The developer of Grand Theft Auto delivers its darkest, most violent game yet in Manhunt, an original third-person perspective stealth action game that puts you in the role of a death row inmate forced to run a deadly gauntlet at the whim of a sadistic cinematographer. The game unflinchingly depicts intense graphic violence, the likes of which you might expect from a slasher movie but not from your PlayStation 2. However, these grisly scenes are done up in style, as Manhunt has a real cinematic flair to it--not to mention a suffocating atmosphere that perfectly fits the theme. The game also does a much better job of incorporating stealth mechanics than most other such games, though the latter portion of Manhunt devolves into a nearly continuous, mind-numbing series of shoot-outs. Nonetheless, those wondering whether Scotland-based Rockstar North is capable of putting together something remarkable that doesn't have "Grand Theft Auto" in the title, need wonder no more. Manhunt is seriously intense, and anyone with a stomach for the game's concept ought to find it fiendishly entertaining.
James Earl Cash is the main character of Manhunt, but he's no hero. He's a death row inmate who's an even better killer than the hunters sent to do him in.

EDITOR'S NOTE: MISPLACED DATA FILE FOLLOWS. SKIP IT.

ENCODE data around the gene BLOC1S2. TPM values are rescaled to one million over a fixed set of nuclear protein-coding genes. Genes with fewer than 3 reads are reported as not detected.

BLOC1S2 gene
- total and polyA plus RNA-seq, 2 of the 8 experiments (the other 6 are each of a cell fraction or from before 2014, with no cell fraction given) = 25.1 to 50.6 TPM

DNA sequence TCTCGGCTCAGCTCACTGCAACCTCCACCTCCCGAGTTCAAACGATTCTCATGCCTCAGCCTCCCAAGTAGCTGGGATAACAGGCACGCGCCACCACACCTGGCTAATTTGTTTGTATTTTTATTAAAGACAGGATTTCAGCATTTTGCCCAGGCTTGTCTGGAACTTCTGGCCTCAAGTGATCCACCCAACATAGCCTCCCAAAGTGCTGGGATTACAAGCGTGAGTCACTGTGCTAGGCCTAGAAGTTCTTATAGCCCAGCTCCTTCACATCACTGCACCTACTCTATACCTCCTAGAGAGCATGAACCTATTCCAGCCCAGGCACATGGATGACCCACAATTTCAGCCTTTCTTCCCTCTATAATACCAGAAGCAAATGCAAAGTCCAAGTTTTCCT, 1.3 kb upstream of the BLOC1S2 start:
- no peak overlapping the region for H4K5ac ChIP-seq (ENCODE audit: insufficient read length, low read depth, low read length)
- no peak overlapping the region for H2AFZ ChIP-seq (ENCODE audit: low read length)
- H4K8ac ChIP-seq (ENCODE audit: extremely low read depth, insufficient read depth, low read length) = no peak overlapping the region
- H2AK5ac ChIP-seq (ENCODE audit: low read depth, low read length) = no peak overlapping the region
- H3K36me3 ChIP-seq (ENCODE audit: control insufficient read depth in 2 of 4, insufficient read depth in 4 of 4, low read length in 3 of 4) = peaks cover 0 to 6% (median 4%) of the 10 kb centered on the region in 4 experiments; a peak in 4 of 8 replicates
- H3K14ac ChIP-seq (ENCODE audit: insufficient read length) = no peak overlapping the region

There's no reason to like the main character of Manhunt. Debates over the ethics of the death penalty aside, at the beginning of the game, James Earl Cash is presumably about to be put to death--and with good reason. Something happens, however. The "lethal" injection he's administered merely knocks him out. He later comes to and finds himself alone in a cell with an earpiece nearby. He puts it on, and this is how Cash meets Lionel Starkweather. Starkweather presents himself as Cash's savior and promises the man his freedom...after he performs a few key tasks. From this point on, Cash is thrust into a series of levels, called "scenes" in the game, during which he is hunted by ruthless thugs and must make use of any weapon he can find to dispatch of them--or else die trying. All this happens to Starkweather's great delight. You see, Starkweather makes "snuff films" and captures on video the bloody executions conducted by people like Cash. Cash, it seems, is Starkweather's latest leading man. The rather original storyline is very intriguing at first but doesn't really take off. As a result, it proceeds in predictable directions and essentially just acts as a setup for Cash so that he can be thrust from one hopeless situation into another.